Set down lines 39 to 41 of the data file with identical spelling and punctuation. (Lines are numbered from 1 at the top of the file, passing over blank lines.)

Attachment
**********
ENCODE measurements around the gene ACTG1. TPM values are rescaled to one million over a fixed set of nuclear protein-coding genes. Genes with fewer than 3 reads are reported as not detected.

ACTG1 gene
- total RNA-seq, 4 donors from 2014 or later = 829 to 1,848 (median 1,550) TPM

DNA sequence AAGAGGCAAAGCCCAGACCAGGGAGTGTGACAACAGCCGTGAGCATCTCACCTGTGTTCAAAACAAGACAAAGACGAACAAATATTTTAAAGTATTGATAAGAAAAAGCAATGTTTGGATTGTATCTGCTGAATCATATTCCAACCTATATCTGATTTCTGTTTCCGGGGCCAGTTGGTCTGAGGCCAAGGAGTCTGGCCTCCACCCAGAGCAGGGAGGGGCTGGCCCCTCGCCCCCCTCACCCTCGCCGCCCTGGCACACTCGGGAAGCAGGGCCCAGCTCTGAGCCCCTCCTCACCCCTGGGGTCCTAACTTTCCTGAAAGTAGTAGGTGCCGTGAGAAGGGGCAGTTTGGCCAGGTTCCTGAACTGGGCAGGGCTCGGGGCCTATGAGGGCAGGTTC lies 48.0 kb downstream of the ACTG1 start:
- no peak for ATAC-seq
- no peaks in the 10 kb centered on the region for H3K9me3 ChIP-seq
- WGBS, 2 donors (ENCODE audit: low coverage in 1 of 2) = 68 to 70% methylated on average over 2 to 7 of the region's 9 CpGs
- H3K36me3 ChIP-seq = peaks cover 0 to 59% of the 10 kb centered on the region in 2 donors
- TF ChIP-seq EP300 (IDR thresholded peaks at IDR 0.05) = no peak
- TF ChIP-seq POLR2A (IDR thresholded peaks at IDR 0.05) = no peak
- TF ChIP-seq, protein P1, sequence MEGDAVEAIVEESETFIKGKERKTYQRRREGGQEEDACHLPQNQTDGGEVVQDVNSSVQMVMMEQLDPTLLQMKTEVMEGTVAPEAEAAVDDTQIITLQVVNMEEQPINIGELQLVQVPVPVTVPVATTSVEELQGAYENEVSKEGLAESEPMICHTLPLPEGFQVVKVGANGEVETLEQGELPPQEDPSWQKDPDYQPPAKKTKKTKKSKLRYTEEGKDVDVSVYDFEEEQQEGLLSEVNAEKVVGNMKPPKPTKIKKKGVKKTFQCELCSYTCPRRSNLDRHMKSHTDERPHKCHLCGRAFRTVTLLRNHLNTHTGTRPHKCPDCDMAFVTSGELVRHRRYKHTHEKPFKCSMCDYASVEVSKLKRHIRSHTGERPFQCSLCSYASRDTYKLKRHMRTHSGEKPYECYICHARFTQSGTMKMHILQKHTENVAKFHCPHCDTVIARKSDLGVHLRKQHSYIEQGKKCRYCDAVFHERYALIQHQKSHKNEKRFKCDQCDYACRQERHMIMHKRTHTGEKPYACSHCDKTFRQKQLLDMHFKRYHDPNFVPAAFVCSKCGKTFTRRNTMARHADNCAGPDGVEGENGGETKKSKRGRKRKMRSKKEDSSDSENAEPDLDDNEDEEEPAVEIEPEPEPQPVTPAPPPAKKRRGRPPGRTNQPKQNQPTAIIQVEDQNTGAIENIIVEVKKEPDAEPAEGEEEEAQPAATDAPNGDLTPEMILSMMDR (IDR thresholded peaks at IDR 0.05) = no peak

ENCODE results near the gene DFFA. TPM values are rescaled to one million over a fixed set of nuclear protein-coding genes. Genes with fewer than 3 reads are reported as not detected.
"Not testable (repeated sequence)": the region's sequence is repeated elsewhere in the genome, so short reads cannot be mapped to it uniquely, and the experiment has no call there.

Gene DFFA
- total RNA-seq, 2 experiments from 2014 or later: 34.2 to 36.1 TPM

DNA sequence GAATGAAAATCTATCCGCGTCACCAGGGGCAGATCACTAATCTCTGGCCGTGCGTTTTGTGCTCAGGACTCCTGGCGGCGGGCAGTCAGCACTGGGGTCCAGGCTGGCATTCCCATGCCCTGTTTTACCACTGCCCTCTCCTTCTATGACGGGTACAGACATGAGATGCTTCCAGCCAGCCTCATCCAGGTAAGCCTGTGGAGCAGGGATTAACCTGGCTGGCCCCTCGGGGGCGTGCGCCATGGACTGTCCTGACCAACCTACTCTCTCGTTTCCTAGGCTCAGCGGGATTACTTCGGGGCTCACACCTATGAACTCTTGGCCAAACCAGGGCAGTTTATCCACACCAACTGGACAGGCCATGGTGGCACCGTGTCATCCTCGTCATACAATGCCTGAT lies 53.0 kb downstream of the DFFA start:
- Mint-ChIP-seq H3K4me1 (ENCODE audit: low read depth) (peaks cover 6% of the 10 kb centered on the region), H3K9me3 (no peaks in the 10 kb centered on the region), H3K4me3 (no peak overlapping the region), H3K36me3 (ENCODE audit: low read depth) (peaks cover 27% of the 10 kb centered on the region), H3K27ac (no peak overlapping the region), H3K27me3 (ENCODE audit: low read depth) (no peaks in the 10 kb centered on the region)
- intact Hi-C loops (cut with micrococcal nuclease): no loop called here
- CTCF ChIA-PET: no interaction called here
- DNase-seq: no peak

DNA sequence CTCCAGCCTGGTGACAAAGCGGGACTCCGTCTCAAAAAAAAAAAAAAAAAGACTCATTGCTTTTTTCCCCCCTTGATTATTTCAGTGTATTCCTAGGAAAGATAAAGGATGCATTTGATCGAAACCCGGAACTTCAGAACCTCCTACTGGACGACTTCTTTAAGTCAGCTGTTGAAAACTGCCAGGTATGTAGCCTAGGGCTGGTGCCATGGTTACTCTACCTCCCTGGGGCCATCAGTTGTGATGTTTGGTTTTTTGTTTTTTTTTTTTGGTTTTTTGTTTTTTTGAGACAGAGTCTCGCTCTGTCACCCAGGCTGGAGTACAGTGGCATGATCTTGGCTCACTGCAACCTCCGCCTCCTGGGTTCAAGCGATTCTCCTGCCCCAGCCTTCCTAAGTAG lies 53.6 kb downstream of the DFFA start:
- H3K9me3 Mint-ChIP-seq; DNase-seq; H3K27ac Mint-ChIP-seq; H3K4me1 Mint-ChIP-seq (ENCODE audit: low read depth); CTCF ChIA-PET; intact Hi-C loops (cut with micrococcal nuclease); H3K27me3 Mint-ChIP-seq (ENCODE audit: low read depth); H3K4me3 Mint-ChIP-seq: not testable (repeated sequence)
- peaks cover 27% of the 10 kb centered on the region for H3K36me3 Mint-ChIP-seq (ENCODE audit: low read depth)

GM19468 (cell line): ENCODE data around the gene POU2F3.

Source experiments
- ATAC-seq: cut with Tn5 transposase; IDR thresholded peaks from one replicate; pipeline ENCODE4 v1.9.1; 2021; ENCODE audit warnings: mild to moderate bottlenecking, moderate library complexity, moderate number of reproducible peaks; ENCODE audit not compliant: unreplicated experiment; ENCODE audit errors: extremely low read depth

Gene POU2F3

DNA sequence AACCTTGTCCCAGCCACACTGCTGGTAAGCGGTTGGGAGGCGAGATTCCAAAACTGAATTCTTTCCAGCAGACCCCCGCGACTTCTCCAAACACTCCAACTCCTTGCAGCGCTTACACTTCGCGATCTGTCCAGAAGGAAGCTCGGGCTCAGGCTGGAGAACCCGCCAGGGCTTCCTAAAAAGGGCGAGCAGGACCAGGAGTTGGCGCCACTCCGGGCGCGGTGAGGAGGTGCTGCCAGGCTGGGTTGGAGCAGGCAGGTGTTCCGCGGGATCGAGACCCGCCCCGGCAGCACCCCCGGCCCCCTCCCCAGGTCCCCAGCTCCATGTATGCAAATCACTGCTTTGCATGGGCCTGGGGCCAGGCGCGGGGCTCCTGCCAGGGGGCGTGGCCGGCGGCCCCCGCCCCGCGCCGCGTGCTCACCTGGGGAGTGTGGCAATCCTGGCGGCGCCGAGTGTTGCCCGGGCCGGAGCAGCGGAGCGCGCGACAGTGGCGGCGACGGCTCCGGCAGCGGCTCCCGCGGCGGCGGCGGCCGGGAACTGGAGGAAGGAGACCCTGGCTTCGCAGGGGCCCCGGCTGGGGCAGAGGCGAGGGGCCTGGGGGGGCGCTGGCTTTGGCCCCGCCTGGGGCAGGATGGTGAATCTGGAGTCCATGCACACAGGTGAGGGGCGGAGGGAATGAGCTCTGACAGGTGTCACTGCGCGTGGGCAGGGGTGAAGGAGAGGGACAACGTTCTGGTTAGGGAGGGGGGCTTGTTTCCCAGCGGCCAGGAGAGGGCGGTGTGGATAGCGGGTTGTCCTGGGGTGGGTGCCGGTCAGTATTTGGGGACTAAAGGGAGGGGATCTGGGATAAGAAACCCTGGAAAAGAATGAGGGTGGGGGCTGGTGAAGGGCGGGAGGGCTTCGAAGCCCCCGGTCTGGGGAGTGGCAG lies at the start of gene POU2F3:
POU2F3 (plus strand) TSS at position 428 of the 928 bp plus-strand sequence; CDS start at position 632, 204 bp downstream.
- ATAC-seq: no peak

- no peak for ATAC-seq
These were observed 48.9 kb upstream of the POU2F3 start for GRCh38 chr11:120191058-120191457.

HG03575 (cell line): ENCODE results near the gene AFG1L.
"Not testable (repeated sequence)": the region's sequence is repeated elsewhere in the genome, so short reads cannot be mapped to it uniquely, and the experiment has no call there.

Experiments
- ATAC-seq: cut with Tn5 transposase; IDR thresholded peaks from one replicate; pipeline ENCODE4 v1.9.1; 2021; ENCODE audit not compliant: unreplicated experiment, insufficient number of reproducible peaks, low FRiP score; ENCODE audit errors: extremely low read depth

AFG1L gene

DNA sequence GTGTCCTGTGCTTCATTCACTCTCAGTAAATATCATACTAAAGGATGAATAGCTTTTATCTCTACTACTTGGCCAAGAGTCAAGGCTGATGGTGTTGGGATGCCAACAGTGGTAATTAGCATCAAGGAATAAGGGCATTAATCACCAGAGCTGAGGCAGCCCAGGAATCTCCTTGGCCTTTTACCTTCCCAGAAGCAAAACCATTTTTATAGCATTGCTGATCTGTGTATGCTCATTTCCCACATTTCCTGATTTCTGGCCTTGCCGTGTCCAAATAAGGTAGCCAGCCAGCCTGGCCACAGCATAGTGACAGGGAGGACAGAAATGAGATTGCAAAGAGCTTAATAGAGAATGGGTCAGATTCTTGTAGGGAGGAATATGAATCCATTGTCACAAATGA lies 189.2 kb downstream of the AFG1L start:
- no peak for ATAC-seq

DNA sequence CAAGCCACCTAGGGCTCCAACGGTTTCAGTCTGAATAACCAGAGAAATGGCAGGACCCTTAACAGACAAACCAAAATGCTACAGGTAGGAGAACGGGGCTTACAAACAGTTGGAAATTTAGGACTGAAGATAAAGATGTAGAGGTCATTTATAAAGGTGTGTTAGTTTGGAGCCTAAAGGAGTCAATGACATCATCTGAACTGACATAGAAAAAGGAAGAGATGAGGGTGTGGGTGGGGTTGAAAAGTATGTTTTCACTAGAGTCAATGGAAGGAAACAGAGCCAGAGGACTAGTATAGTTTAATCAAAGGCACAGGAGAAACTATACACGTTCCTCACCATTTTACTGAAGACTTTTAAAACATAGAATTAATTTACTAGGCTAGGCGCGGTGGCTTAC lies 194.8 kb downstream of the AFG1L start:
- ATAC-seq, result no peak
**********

- no peak for ATAC-seq

DNA sequence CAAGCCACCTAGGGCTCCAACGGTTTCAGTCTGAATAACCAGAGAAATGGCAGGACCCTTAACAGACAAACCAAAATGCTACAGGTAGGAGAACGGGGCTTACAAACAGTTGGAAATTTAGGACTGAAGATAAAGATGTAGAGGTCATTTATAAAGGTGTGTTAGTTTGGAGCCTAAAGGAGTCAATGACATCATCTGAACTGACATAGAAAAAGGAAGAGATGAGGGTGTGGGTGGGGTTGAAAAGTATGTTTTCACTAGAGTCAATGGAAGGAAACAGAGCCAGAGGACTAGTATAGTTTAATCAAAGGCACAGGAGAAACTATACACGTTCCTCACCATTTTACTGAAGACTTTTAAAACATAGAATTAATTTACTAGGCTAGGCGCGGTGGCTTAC lies 194.8 kb downstream of the AFG1L start:
- ATAC-seq, result no peak